Trichuriasis

 

Introduction

 

Agent

 

History of Discovery

 

Symptoms

 

Diagnosis and Treatment

 

Epidemiology

 

Links and References

 

Contact

 

 

 

 

 

 

 

 

 

 

 

 

Epidemiology

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Although it can be found almost all over the world, Trichuriasis is common in tropical areas with poor sanitation. Worms require hot and humid environments to develop outside the host in the soil. However, sanitation is key in predicting whether or not a particular area is endemic. Areas without sanitary systems to separate feces and food will have more T. trichiura infections. In places where human feces are used as fertilizers, whipworm infections are common and hard to eliminate from the population. In some parts of Asia prevalence rates are as high as 50 to 80%.

The estimated numbers of the number of people infected worldwide covers a large range, although it is generally agreed that somewhere around 500 million people are infected. This makes it the third most common nematode infection in the world.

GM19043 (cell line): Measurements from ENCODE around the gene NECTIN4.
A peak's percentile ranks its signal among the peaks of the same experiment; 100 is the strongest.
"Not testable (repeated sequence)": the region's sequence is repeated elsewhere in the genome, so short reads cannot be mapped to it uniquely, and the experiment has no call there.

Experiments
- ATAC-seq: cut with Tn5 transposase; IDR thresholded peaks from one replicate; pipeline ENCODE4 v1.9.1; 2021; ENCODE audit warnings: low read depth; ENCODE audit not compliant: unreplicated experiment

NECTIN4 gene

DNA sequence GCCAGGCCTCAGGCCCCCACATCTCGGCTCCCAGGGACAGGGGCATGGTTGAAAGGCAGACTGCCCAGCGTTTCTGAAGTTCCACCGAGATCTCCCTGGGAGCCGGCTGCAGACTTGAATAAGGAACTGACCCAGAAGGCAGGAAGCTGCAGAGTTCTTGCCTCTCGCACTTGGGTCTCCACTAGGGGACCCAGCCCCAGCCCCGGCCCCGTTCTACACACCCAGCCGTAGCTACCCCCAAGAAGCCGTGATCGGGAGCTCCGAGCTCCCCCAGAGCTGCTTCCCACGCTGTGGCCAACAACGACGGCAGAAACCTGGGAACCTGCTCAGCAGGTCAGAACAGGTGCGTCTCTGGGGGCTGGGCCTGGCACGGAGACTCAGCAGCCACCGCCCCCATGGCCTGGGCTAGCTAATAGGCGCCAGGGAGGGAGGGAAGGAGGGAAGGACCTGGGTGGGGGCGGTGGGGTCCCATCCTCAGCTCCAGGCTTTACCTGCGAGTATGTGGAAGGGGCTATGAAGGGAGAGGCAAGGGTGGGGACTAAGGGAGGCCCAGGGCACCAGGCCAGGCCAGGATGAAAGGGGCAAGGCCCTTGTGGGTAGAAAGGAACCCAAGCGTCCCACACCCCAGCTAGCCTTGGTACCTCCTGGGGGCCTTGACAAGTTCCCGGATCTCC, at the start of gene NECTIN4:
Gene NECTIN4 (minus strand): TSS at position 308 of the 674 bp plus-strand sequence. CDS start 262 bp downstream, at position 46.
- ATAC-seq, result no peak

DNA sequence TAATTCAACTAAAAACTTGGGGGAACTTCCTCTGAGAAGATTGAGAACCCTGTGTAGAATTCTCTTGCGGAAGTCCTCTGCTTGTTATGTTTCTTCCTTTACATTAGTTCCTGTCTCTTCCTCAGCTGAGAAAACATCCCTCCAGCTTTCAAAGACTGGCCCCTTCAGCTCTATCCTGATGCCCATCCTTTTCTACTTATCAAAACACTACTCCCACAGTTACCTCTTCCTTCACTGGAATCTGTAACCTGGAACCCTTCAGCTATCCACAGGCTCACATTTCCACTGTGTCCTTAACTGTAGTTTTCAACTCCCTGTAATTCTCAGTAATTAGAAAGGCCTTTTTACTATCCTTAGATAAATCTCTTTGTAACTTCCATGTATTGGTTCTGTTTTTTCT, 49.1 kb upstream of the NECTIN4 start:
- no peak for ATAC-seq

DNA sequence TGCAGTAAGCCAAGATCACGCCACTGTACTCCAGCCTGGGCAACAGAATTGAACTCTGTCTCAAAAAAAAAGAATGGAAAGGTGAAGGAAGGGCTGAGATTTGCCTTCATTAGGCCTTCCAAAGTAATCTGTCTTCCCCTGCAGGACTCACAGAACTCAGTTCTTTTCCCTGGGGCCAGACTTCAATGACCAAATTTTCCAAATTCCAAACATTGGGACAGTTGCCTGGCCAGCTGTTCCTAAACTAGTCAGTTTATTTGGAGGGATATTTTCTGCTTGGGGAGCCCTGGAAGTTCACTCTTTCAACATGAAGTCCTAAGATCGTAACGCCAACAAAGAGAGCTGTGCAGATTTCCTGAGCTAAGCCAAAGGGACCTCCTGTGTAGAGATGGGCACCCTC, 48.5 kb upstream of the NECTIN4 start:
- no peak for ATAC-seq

Worldwide estimate of Trichuris trichiura infections
(in millions)

Walsh and Warren (1979)
500
Markell and Voge (1981)
350
W.H.O. (1986)
500
Cooper and Bundy (1988)
500-800
Peters and Gilles (1989)
670

Adapted from The Guide to Human Helminths


Whipworm can be found all over the world, including Europe and North America, where it is most frequent in rural areas of the southeast. In a study conducted by the CDC and state health departments in 1987 1.2% of 216,275 random stool samples were found to be infected with Trichuris trichiura. The only nematode infection with a higher rate of prevalence in the study was Ascariasis.